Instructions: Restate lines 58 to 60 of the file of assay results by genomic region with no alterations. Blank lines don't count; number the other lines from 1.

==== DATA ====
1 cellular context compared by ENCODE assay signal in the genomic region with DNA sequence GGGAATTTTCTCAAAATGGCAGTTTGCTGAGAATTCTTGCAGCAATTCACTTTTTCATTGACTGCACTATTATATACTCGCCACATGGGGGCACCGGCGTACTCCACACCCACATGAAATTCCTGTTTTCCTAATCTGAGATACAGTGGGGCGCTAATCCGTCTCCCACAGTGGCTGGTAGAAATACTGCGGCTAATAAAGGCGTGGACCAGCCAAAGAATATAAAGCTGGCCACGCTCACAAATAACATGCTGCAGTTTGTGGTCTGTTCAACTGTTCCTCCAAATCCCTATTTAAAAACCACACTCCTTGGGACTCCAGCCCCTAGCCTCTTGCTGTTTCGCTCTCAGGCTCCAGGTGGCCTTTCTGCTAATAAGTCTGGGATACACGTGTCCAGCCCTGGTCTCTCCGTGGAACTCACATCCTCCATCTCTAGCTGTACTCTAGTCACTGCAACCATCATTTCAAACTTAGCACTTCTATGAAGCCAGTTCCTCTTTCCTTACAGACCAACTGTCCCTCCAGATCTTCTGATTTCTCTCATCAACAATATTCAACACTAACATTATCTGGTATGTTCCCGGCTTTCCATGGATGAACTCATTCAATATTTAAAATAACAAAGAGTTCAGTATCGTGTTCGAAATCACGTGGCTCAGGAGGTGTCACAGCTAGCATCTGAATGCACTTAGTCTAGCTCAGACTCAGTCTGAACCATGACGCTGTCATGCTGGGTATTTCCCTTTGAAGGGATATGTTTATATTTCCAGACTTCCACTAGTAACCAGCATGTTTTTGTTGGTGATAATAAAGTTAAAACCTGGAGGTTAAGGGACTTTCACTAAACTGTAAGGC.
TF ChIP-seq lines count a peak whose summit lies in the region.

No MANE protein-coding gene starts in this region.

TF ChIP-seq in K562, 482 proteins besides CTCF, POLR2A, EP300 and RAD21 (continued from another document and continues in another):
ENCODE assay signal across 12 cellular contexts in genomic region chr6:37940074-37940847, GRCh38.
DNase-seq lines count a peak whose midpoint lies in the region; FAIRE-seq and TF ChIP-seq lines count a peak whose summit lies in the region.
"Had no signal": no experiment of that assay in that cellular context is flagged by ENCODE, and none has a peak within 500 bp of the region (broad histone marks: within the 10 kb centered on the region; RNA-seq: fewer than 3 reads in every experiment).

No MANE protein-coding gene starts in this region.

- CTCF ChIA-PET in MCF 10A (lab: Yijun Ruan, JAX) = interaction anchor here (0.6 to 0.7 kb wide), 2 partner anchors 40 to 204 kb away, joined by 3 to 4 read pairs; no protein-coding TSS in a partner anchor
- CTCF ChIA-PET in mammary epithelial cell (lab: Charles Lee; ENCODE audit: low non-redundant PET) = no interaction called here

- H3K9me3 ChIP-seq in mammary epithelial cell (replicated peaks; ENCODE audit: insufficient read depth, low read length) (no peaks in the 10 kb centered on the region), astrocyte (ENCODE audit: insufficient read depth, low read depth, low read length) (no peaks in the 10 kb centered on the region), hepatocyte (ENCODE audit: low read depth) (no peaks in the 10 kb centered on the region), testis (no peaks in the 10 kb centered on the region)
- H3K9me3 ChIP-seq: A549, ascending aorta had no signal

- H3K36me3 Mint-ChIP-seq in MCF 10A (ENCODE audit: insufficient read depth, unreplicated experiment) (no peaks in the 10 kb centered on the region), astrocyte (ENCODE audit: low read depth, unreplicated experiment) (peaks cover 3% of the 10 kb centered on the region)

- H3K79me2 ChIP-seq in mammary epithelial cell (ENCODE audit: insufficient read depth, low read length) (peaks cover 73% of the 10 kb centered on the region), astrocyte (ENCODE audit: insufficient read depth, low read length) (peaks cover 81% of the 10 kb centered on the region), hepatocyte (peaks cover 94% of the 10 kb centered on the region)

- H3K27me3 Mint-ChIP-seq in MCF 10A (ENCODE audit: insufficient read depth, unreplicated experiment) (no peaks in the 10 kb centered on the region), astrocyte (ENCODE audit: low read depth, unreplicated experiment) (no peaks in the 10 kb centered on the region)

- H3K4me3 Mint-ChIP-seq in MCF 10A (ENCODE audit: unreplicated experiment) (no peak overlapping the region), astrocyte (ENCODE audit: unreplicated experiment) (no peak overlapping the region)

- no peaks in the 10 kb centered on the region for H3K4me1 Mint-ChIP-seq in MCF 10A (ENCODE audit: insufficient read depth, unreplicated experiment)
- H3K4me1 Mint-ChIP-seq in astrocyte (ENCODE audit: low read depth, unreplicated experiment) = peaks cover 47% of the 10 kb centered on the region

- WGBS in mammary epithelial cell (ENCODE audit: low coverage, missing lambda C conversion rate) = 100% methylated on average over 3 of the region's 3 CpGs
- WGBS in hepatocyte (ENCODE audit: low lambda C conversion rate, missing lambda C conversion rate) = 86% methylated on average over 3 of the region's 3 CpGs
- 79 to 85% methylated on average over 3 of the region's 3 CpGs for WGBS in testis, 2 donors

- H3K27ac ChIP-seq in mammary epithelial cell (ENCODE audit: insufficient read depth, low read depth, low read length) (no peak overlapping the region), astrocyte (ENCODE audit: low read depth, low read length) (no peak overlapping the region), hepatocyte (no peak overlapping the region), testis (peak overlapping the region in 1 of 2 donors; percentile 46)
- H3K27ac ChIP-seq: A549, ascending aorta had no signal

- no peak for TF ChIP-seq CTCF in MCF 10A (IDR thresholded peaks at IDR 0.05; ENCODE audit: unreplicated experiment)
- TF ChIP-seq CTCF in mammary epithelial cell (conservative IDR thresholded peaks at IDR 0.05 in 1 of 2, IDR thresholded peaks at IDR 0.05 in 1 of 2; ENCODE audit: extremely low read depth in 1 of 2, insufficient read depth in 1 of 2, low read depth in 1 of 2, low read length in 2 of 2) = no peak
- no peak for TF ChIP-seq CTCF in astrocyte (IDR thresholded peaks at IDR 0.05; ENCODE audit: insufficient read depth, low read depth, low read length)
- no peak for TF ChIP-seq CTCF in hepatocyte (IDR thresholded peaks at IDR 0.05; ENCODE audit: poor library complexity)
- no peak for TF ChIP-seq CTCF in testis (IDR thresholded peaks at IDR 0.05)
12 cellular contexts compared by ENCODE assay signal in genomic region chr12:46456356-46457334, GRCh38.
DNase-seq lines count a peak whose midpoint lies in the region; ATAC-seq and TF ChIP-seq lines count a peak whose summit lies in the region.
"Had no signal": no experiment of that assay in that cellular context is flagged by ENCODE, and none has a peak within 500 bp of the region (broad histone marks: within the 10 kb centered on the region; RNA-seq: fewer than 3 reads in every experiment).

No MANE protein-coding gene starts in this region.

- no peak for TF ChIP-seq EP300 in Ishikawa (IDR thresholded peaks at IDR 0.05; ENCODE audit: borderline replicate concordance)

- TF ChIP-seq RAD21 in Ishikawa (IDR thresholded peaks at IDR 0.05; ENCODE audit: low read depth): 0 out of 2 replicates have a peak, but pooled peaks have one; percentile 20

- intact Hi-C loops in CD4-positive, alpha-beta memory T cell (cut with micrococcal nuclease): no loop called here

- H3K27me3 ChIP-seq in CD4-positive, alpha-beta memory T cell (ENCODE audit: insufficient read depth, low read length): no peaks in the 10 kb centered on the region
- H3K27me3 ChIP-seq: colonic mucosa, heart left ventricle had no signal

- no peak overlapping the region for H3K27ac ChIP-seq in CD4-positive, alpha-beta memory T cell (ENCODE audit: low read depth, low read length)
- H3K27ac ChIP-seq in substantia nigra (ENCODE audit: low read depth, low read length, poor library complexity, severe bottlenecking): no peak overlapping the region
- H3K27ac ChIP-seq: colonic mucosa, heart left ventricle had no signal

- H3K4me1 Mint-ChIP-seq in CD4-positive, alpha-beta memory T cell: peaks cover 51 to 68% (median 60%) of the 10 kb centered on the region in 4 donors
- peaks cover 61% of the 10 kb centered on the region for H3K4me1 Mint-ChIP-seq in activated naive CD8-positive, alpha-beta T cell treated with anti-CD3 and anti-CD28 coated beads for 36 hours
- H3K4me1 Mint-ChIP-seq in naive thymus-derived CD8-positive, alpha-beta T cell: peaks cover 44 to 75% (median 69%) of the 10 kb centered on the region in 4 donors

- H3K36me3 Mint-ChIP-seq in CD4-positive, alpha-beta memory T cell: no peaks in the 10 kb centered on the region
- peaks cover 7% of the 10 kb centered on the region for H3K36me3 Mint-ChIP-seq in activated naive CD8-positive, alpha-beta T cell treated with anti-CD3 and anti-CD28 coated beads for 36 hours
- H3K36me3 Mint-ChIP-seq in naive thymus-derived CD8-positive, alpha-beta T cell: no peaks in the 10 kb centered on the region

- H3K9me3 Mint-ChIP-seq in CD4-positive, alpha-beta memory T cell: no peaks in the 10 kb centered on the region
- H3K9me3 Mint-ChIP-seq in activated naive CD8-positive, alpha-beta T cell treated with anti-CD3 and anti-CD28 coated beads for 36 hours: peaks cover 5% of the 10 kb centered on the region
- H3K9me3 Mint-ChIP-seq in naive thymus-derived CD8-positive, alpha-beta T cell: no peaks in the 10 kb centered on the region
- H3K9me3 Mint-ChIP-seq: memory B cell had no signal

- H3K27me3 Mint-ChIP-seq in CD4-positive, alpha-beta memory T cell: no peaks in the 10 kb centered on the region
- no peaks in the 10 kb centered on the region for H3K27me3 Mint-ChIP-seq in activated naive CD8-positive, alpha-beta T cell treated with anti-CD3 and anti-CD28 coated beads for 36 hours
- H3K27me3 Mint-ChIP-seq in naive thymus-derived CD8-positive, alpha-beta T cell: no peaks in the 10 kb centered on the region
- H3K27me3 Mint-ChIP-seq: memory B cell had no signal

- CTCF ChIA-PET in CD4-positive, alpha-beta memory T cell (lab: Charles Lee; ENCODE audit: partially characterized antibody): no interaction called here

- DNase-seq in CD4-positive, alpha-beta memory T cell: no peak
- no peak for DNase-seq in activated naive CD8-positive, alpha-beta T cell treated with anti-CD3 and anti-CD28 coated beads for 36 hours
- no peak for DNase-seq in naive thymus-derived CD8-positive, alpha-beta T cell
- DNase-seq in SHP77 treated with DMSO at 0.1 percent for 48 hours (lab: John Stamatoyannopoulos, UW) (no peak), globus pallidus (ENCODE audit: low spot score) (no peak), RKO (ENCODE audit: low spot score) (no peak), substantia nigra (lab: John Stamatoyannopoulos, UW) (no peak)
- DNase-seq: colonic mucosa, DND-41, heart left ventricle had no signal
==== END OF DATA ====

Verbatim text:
- no peak for DNase-seq in naive thymus-derived CD8-positive, alpha-beta T cell
- DNase-seq in SHP77 treated with DMSO at 0.1 percent for 48 hours (lab: John Stamatoyannopoulos, UW) (no peak), globus pallidus (ENCODE audit: low spot score) (no peak), RKO (ENCODE audit: low spot score) (no peak), substantia nigra (lab: John Stamatoyannopoulos, UW) (no peak)
- DNase-seq: colonic mucosa, DND-41, heart left ventricle had no signal